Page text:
The typical phishing scam involves an email that looks like it was sent by a legitimate organization such as a bank, credit card company, or online store such as eBay or Paypal. The email usually claims your account has expired or needs to be updated, or it will be suspended or closed. The email invites you to visit a website by clicking on a link at the bottom of the email. The idea is that you need to log into this website to change your account information, but in reality, the website is a front end for an application that collects this information and sends it to the phishing scam’s originator, who can then use it for identity theft.
Phishing emails may use the logos and other branding of the legitimate organization they claim to come from, but many times careful observation will catch errors that will reveal the email to be a phishing scam. Many times, these emails will be full of spelling and grammar mistakes that can help you spot them as fakes.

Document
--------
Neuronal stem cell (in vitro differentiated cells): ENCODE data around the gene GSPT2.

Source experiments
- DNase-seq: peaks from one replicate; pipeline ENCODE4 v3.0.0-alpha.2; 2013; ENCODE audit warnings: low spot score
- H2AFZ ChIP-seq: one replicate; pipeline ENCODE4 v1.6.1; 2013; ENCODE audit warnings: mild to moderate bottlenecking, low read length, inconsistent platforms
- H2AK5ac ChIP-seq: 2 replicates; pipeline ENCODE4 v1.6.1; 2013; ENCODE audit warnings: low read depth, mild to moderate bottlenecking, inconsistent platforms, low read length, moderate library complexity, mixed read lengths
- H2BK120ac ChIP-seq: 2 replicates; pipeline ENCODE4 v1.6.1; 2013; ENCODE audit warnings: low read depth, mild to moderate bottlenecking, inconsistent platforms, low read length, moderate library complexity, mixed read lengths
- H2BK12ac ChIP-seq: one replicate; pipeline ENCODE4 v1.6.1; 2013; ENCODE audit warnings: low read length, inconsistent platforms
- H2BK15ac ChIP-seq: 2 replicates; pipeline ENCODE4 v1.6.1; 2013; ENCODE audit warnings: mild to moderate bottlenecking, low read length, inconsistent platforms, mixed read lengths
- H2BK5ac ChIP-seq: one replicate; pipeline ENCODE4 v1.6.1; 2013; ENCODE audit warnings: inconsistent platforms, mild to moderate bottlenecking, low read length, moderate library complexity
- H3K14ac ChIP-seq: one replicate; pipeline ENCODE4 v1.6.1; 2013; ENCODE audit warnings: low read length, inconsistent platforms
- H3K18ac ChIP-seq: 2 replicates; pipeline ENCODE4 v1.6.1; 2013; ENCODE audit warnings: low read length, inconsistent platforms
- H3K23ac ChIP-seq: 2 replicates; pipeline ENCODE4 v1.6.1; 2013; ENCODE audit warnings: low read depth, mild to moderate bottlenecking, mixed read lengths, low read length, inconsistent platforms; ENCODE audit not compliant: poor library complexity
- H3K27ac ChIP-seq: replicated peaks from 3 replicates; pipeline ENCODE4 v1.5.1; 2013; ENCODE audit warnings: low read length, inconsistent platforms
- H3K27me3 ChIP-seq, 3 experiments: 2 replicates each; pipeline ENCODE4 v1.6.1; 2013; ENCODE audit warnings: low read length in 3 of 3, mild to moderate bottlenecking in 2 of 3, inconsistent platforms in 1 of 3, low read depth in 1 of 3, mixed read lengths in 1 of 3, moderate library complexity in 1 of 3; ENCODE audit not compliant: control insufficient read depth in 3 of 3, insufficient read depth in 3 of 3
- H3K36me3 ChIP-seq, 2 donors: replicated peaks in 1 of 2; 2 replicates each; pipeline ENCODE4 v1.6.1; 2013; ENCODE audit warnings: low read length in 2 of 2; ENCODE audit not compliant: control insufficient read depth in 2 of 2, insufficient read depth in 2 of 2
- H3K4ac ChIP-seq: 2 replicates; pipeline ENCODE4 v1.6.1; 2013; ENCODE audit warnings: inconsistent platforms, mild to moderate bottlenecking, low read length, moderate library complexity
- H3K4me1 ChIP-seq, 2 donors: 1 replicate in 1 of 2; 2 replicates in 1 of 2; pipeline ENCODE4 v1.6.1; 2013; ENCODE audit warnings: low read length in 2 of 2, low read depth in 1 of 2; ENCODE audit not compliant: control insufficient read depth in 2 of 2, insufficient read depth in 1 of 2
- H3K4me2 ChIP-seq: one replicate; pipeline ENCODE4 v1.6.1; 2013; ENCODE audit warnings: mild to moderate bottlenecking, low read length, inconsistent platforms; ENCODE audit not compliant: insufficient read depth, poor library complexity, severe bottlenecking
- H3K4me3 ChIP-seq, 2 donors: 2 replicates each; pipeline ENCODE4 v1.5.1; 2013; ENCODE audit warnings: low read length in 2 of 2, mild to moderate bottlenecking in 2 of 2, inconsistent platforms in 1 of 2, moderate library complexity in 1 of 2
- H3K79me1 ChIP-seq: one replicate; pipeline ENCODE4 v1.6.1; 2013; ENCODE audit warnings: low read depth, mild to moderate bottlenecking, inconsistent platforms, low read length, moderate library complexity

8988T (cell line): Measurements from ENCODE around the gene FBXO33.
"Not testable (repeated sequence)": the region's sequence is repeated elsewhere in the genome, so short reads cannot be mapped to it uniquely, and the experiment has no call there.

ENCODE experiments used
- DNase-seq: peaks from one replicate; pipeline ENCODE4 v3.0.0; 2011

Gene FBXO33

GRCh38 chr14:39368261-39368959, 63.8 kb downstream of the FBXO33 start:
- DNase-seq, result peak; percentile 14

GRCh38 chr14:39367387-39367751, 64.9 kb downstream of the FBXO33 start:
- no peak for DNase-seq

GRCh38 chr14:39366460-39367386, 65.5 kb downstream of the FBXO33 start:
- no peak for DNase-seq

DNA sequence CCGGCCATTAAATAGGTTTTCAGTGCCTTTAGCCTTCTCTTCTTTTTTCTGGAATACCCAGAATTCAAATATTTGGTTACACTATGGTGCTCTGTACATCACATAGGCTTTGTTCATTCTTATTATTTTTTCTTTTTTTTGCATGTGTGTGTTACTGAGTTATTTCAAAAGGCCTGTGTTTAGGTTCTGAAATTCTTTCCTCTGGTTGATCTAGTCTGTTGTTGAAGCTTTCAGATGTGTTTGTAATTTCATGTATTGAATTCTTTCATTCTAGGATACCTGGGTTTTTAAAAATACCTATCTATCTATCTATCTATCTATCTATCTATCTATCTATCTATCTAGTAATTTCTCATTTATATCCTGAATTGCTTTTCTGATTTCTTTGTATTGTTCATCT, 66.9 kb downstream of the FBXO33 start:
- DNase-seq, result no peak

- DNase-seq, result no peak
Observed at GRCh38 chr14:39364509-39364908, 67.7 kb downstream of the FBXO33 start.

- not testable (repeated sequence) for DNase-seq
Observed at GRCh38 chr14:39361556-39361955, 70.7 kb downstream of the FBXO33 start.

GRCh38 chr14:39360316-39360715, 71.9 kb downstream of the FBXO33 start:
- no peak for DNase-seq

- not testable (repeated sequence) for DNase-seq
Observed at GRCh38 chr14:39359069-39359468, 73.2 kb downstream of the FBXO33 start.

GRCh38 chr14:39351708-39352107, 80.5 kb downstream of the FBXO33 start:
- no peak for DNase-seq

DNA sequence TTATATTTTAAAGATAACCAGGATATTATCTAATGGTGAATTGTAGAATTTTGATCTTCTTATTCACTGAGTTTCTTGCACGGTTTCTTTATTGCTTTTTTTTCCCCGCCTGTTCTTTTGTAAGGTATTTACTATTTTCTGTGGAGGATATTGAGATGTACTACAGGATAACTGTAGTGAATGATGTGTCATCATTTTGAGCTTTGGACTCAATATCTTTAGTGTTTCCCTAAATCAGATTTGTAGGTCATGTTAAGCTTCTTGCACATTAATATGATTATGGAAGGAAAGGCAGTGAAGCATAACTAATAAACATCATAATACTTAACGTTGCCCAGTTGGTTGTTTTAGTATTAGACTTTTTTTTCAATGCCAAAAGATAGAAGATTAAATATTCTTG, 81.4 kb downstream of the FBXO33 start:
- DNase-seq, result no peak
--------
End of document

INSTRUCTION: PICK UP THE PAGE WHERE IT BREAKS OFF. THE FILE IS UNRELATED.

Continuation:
The best way to protect yourself against phishing scams is by never clicking on a link that asks you to visit a site to update important private information. If you are really worried that your account may be in jeopardy, use your web browser to access the website, not the link in an email. You can find the legitimate URL for the financial institution or online store by running a quick search in a search engine, or better yet, by getting it from an official statement. That way you will know you are visiting the legitimate website, not falling for a trap. Once your private information has been obtained, it may take months to clear up any damage done.